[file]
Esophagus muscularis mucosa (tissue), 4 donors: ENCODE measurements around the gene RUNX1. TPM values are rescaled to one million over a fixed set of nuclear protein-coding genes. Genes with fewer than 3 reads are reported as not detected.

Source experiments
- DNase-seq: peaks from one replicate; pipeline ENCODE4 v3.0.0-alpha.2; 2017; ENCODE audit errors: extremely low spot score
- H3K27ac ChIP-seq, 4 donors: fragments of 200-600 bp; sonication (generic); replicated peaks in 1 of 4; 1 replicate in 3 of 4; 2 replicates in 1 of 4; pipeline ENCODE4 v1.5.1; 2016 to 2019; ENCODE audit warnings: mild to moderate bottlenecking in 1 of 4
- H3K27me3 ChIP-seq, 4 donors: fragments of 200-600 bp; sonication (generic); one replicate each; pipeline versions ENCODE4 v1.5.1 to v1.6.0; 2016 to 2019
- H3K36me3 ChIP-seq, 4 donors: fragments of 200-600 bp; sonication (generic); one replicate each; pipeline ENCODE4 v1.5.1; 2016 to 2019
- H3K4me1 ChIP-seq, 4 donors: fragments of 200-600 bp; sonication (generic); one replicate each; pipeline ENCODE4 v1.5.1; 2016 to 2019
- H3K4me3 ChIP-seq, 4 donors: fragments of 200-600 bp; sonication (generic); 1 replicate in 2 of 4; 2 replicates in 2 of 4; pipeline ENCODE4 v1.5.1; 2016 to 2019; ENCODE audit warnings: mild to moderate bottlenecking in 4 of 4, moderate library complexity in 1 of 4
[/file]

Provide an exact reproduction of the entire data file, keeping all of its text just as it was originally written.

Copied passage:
Esophagus muscularis mucosa (tissue), 4 donors: ENCODE measurements around the gene RUNX1. TPM values are rescaled to one million over a fixed set of nuclear protein-coding genes. Genes with fewer than 3 reads are reported as not detected.

Source experiments
- DNase-seq: peaks from one replicate; pipeline ENCODE4 v3.0.0-alpha.2; 2017; ENCODE audit errors: extremely low spot score
- H3K27ac ChIP-seq, 4 donors: fragments of 200-600 bp; sonication (generic); replicated peaks in 1 of 4; 1 replicate in 3 of 4; 2 replicates in 1 of 4; pipeline ENCODE4 v1.5.1; 2016 to 2019; ENCODE audit warnings: mild to moderate bottlenecking in 1 of 4
- H3K27me3 ChIP-seq, 4 donors: fragments of 200-600 bp; sonication (generic); one replicate each; pipeline versions ENCODE4 v1.5.1 to v1.6.0; 2016 to 2019
- H3K36me3 ChIP-seq, 4 donors: fragments of 200-600 bp; sonication (generic); one replicate each; pipeline ENCODE4 v1.5.1; 2016 to 2019
- H3K4me1 ChIP-seq, 4 donors: fragments of 200-600 bp; sonication (generic); one replicate each; pipeline ENCODE4 v1.5.1; 2016 to 2019
- H3K4me3 ChIP-seq, 4 donors: fragments of 200-600 bp; sonication (generic); 1 replicate in 2 of 4; 2 replicates in 2 of 4; pipeline ENCODE4 v1.5.1; 2016 to 2019; ENCODE audit warnings: mild to moderate bottlenecking in 4 of 4, moderate library complexity in 1 of 4